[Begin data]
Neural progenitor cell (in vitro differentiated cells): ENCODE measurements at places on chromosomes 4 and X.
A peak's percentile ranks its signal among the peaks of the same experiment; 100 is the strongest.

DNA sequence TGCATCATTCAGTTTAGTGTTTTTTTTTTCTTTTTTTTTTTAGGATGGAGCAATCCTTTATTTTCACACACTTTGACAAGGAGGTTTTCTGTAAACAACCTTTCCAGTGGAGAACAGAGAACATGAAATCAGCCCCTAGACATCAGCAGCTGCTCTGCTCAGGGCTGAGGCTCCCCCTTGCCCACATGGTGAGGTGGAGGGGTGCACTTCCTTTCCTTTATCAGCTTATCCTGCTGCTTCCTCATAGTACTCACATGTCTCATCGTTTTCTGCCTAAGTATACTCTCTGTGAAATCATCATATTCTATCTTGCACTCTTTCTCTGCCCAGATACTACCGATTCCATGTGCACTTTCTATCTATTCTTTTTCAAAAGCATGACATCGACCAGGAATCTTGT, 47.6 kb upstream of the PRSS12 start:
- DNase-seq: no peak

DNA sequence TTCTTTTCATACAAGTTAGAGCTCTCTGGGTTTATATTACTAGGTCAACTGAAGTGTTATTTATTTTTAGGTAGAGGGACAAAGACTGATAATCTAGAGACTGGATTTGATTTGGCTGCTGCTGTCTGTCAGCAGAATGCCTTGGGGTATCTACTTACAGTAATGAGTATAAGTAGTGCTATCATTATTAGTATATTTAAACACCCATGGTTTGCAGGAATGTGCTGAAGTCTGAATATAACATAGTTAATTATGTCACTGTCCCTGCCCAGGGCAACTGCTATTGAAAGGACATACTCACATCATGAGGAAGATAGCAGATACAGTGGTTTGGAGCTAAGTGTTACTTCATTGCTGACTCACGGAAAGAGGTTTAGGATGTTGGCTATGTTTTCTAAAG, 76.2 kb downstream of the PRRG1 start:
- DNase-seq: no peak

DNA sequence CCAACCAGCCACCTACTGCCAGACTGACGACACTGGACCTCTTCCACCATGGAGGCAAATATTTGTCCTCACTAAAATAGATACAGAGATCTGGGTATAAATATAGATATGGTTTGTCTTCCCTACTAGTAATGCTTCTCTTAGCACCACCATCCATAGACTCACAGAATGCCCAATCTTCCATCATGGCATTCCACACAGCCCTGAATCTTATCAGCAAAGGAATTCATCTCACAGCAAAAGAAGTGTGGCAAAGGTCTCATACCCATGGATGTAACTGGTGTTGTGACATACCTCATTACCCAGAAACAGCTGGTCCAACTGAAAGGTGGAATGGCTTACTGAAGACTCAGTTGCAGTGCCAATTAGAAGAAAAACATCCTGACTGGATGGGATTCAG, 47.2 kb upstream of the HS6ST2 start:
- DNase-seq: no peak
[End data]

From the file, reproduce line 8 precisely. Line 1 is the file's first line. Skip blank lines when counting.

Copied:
- DNase-seq: no peak